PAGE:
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Flowers to plant for flower arrangements

As a florist, naturally I would love you to visit my shop as often as possible and buy flower arrangements for your home. But in fact, few of us can afford to have fresh flowers from the florist on display year round. A good way to keep your home in fresh flowers is to grow them in your garden, for those times when you can’t stretch to a gorgeous bouquet.

There are loads of garden plants and shrubs that can be used for flowers and foliage in arrangements for the home – and there’s nothing stopping you from giving them as gifts too.

If you have a little plot in the garden, I would highly recommend you dedicate it to growing cut flowers.

Tulips

Credit: Tulips in Holland

Existing borders

You can adapt an existing flower border by planting groups of bulbs, annuals and perennials that will be perfect for cutting – without significantly affecting the appearance of the border. Choose some varieties of shrubs and grasses that offer interesting foliage for your arrangements, alongside your choice of flowers.

Dedicated border

If you’re lucky enough to have a plot that you can dedicate to growing flowers solely for your arrangements, this is perfect – it means you don’t have to cut into established beds and borders which can deplete their colour and spoil their appearance. You can also ensure you plan the area so offers maximum productivity.

Plant or sew your plants in rows as this will make doing the staking, weeding and picking a lot easier. Make sure you leave sufficient spread between the plants. It’s tempting to cram a lot of different varieties together – however, if you plant things very close, the plants will just fall into each other, get damaged or tangled – and be no good for your arrangements. You’re likely to pick taller plants as these are better for arrangements, so they will need good support – leave adequate space for this.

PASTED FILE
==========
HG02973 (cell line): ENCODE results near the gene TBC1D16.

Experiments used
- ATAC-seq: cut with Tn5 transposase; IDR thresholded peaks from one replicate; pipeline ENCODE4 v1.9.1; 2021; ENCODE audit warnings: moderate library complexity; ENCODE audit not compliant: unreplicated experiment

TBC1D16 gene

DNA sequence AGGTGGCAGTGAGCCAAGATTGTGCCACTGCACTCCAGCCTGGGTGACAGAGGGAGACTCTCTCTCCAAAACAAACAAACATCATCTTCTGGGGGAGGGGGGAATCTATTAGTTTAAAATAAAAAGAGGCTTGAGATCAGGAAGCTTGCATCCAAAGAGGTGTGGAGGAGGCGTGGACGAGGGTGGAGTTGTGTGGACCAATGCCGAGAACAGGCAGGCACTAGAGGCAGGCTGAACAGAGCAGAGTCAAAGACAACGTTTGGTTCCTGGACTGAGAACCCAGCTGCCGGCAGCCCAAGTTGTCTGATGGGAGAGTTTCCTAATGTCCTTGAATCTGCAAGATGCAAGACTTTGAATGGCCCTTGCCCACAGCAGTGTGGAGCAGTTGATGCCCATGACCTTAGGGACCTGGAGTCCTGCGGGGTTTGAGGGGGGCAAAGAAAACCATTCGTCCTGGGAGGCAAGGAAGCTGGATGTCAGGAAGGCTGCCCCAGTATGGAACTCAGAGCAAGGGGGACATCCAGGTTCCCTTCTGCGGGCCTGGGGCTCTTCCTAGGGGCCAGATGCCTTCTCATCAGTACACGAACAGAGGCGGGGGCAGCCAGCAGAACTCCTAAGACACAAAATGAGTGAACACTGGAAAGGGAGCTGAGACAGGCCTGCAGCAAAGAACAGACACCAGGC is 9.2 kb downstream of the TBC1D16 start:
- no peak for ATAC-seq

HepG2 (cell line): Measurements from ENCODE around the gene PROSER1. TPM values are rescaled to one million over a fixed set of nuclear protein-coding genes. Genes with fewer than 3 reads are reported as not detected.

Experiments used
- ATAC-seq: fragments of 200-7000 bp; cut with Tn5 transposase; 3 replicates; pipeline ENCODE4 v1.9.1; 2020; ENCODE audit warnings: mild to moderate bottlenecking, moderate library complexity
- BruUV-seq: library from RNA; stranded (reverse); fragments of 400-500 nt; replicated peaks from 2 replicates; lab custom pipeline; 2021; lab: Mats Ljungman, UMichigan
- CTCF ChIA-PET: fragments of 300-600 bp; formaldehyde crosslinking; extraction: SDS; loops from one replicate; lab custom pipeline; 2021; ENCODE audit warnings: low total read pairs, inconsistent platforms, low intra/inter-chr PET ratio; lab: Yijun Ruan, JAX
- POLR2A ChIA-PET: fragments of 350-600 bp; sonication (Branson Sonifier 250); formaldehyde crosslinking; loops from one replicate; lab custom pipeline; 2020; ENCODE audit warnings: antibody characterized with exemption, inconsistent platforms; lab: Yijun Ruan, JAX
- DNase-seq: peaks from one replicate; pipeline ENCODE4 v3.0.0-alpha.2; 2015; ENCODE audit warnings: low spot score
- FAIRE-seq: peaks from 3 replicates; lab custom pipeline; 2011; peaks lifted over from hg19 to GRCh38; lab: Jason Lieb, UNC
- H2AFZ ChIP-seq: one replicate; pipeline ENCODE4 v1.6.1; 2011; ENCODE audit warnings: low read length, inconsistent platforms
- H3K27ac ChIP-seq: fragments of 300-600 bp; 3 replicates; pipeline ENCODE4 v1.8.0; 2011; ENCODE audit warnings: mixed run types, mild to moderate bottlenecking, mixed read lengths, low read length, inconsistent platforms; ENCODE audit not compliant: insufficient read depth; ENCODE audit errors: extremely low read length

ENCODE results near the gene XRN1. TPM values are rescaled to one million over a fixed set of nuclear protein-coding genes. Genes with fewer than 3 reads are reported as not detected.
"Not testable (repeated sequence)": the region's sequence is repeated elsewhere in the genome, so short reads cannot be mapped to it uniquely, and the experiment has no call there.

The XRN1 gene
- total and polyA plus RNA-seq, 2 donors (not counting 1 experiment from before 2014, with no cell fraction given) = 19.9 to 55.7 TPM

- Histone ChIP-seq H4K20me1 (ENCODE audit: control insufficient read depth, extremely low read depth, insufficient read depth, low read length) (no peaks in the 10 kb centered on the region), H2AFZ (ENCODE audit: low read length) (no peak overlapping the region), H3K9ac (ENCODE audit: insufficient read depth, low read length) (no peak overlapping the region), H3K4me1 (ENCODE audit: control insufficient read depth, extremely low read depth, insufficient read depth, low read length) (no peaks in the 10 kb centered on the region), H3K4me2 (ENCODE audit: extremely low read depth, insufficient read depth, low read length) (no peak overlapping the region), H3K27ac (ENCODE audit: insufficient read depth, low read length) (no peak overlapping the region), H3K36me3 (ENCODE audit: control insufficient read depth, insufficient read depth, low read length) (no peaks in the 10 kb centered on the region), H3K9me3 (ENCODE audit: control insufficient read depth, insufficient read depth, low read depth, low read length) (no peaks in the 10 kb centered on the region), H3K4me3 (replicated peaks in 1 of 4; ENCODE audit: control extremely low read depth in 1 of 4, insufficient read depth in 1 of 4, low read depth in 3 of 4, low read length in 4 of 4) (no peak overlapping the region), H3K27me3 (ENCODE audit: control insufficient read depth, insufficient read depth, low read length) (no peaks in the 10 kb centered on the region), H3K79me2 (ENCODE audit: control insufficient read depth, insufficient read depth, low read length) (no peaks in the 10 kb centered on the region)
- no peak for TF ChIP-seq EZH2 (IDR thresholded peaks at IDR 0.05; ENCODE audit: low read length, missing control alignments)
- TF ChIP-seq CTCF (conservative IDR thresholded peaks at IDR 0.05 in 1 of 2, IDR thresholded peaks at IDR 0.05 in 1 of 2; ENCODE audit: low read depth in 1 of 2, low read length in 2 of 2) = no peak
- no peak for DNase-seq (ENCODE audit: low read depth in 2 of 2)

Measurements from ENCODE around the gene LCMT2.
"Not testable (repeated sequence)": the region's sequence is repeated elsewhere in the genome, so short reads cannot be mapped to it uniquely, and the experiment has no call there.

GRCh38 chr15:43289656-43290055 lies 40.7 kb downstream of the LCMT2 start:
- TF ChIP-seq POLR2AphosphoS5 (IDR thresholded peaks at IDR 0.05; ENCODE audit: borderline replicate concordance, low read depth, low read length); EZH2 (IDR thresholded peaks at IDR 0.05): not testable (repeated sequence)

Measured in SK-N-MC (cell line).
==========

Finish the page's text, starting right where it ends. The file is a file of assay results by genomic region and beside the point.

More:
Flowers

Acanthus spinosus Credit: Pinterest

Preparing your soil

Flowers for cutting need fertile soil that is free from weeds. Try to apply organic matter annually (one or two bucketfuls per square metre/yard) particularly if your soil is sandy or clay – this will help to retain the moisture and improve the soil structure. If the summer is dry, water to achieve a good stem length. Fertilisers can also help in achieving tall healthy growth and plenty of flowers.

A lot of cut flowers will be sun lovers – although some, such as Solomon’s seal, Acanthus spinosus (above) and heuchera, will tolerate the shade. Avoid windy sites as staking will be necessary for achieving tall plants.

Which plants?

Pick your plants according to their situation (location e.g. sunny/partial shade, soil type).

Annuals survive for a year but give you the chance to try out different plants.

Herbaceous perennials – select varieties that provide a long season of picking. Make sure you choose plants that will give you foliage as well. Although most perennials won’t flower in the first year if they are raised from seed, some – such as Achillea millefolium ‘Summer Pastels’, agastache, echinacaea and delphinium – may do.

Bulbs are perfect for cut flowers – many begin to flower late winter or early spring. Try to plant a variety of early, mid and late flowering bulbs to give you the longest possible picking season.  Although Tulips and hyacinths do flower year after year, you may find they don’t flower as well in subsequent  years  – some people like to just dig up the bulbs and start over.

Summer pastels

Achillea millefolium ‘Summer Pastels’ Credit: Thompson & Morgan

According to the RHS, bulbs can be forced by an initial period rooting in cool and dark conditions before being brought indoors to flower from mid-winter. Bulbs, narcissi for example, lend themselves to naturalising in grass or deciduous shade from where blooms can be taken without reducing flowers in the garden.

Choose shrubs for both flowers and foliage – camellia, Japanese quince (Chaenomeles), forsythia and witch hazel (Hamamelis) all give you the perfect material for arrangements through late winter and early spring, but shrubs can also give you ornamental foliage for your arrangements year round.

Don’t rule out climbers – the seed heads of clematis are great in arrangements, and climbing roses are good for arrangements too.

For ideas on which plants to choose for each season, see the RHS guide here.

I hope you enjoy growing your own cut flowers and I also hope you still stop by the shop to choose from our gorgeous flower arrangements and gifts from time to time!

 

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